A stunning example of corruption was the disclosure approximately 16 months ago that the public service was employing more than 40 000 “ghost workers”. This involved having fictitious names on the government’s payroll, where the creators of this bogus payroll are the beneficiaries of the monthly pay-cheques. Insofar as known, a year after that disclosure, ghost-worker payments are still being effected.
Yet another prevailing corrupt practice is that pursued by some members of the Zimbabwe Republic Police. Whilst many police officers fulfill their duties with utmost probity and correctness, there are those who blatantly resort to corrupt practices. All too frequently, one hears of spurious charges being imposed at road blocks (mainly on national highways) for specious offences.
Those range from demands that drivers have reflective vests — whereas no such requirement has been gazetted, in contrast to the valid gazetting of the requirement every vehicle must have fire extinguishers and red warning triangles — to allegations of over-speeding, or traversing continuous centre-lines where no such lines exist. Not only are spot fines unlawfully imposed, but the payment of those fines is pocketed by
the police officer, without the issue of a receipt.
Yet other public sector corrupt practices are those of some MPs who unreservedly draw their salaries and allowances, notwithstanding their almost total failure to attend parliamentary sessions. Some of them unhesitatingly make claims for expenditure reimbursements for expenses not incurred by them. Yet others have no qualms or reservations about using their positions and influence to obtain business opportunities.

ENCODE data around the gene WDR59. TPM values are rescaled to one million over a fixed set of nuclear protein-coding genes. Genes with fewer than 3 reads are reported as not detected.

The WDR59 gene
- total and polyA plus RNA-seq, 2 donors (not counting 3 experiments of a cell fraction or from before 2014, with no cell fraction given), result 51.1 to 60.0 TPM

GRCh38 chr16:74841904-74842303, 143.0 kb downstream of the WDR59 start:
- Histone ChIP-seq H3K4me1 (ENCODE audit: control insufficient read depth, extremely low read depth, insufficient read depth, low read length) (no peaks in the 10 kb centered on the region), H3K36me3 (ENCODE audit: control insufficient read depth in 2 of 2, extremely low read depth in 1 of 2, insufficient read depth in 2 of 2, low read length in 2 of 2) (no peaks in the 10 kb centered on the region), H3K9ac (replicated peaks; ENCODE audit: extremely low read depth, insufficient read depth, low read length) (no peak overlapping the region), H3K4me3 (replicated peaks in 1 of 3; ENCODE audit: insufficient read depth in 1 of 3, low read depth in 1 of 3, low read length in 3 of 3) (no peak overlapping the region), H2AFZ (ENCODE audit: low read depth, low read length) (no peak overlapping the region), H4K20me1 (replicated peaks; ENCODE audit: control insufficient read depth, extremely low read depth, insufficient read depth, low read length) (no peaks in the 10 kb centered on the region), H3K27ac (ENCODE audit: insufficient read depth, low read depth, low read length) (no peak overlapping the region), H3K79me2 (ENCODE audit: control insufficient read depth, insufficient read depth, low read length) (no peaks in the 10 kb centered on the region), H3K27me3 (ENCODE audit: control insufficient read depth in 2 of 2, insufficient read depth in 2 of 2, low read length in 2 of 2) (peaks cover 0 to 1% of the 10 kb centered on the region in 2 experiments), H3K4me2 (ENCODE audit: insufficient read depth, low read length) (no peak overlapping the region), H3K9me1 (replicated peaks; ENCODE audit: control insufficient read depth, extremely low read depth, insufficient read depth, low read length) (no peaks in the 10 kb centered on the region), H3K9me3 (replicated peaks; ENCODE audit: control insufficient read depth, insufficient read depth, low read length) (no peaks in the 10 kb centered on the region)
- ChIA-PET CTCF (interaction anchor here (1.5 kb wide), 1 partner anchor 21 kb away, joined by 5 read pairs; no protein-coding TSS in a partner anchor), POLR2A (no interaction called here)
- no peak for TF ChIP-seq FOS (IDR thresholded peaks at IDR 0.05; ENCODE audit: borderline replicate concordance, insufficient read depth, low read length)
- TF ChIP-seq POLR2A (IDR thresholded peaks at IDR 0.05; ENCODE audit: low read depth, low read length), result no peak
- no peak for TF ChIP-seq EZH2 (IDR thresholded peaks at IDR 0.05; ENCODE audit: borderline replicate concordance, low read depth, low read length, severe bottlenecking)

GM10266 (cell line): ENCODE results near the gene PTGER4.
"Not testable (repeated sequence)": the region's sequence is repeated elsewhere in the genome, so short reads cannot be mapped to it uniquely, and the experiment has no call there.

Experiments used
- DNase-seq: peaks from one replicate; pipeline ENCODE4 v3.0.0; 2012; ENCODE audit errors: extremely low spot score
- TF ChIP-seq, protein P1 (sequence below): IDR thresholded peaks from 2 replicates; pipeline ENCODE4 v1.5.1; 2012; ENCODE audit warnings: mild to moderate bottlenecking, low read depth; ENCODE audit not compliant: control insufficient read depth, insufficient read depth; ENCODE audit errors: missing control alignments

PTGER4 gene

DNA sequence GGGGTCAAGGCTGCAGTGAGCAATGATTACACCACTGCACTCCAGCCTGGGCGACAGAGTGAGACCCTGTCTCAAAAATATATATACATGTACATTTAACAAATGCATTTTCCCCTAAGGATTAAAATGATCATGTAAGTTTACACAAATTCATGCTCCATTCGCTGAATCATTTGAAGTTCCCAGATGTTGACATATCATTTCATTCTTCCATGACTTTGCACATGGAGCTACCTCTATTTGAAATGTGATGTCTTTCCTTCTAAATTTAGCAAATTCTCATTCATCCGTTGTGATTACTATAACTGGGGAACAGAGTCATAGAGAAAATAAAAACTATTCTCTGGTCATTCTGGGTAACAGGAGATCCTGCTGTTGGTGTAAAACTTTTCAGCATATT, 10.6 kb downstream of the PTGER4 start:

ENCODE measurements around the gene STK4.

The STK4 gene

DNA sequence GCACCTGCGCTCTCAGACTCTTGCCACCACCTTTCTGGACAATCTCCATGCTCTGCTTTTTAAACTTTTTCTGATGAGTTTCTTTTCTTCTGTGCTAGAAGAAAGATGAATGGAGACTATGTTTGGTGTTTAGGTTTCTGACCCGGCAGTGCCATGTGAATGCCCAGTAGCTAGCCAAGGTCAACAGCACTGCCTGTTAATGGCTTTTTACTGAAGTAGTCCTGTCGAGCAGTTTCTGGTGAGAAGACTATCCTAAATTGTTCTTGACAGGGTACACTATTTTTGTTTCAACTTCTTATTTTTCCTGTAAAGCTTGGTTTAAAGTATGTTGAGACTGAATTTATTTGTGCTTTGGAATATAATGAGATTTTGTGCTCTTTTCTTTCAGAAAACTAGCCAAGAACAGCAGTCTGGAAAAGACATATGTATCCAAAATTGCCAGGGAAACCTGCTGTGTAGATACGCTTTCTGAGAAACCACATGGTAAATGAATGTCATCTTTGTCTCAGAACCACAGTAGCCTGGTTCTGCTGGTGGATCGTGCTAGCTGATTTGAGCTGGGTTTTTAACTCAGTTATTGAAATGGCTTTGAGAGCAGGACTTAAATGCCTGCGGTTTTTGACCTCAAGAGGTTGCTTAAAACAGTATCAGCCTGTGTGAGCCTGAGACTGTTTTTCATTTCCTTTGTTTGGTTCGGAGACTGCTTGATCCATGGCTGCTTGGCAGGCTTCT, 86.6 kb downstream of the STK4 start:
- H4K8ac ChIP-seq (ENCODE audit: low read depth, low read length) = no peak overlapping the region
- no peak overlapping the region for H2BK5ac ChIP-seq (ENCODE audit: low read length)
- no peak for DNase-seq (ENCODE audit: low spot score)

Recent key examples are those who have secured expropriated farms under Zimbabwe’s chaotic land reform programme, or equity in businesses pursuant to the equally abhorrent manner in which indigenisation and economic empowerment are being pursued. Similarly, several of them as well as the military and others in the public sector
domain have allegedly amassed proceeds
from the massive diamond resources in Marange.
But corruption has not been the sole preserve of the public sector. Many in the private sector are equally culpable. Many of the “new” farmers were assisted by government and the Reserve Bank with agricultural equipment and inputs, but failed to utilise them for the intended enhancement of Zimbabwe’s agricultural production.
Instead, immediately upon receipt the goods were sold, including many sales (especially so during the pre-multicurrency period) to farmers in neighbouring countries. Likewise, many employees in commerce and industry, the financial and other sectors have emulated (and continue to do so) those in the public sector in the expropriation of stock-in-trade, manufacturing inputs, consumable commodities, and stationery.
They are also involved in the unlawful and unauthorised usage of employers’ assets such as motor vehicles, endless private telephone calls and the like.
Years ago, government established the Anti-Corruption Commission, but to date the only evidence of action by that commission is the pursuit of vendettas of those with political connections.
If the economy is to not to be continuously weakened by ongoing corruption government, or the Anti-Corruption Commission must urgently, without fear or favour, take forceful actions to contain the cancer of corruption.